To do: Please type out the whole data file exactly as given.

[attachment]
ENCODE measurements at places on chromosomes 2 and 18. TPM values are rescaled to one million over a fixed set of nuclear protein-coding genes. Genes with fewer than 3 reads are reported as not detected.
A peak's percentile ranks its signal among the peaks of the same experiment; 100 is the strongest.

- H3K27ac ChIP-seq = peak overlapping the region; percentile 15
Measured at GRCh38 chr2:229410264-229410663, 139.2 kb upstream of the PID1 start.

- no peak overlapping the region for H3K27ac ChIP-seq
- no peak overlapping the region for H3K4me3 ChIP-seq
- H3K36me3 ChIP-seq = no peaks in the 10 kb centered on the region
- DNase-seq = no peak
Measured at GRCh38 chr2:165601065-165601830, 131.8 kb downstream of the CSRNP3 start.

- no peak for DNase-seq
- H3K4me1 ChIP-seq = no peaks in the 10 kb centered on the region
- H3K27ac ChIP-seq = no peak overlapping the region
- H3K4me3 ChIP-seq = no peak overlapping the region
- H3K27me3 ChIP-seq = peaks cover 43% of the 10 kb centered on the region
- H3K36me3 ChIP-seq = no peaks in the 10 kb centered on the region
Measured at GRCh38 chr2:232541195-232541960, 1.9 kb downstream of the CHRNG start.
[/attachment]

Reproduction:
ENCODE measurements at places on chromosomes 2 and 18. TPM values are rescaled to one million over a fixed set of nuclear protein-coding genes. Genes with fewer than 3 reads are reported as not detected.
A peak's percentile ranks its signal among the peaks of the same experiment; 100 is the strongest.

- H3K27ac ChIP-seq = peak overlapping the region; percentile 15
Measured at GRCh38 chr2:229410264-229410663, 139.2 kb upstream of the PID1 start.

- no peak overlapping the region for H3K27ac ChIP-seq
- no peak overlapping the region for H3K4me3 ChIP-seq
- H3K36me3 ChIP-seq = no peaks in the 10 kb centered on the region
- DNase-seq = no peak
Measured at GRCh38 chr2:165601065-165601830, 131.8 kb downstream of the CSRNP3 start.

- no peak for DNase-seq
- H3K4me1 ChIP-seq = no peaks in the 10 kb centered on the region
- H3K27ac ChIP-seq = no peak overlapping the region
- H3K4me3 ChIP-seq = no peak overlapping the region
- H3K27me3 ChIP-seq = peaks cover 43% of the 10 kb centered on the region
- H3K36me3 ChIP-seq = no peaks in the 10 kb centered on the region
Measured at GRCh38 chr2:232541195-232541960, 1.9 kb downstream of the CHRNG start.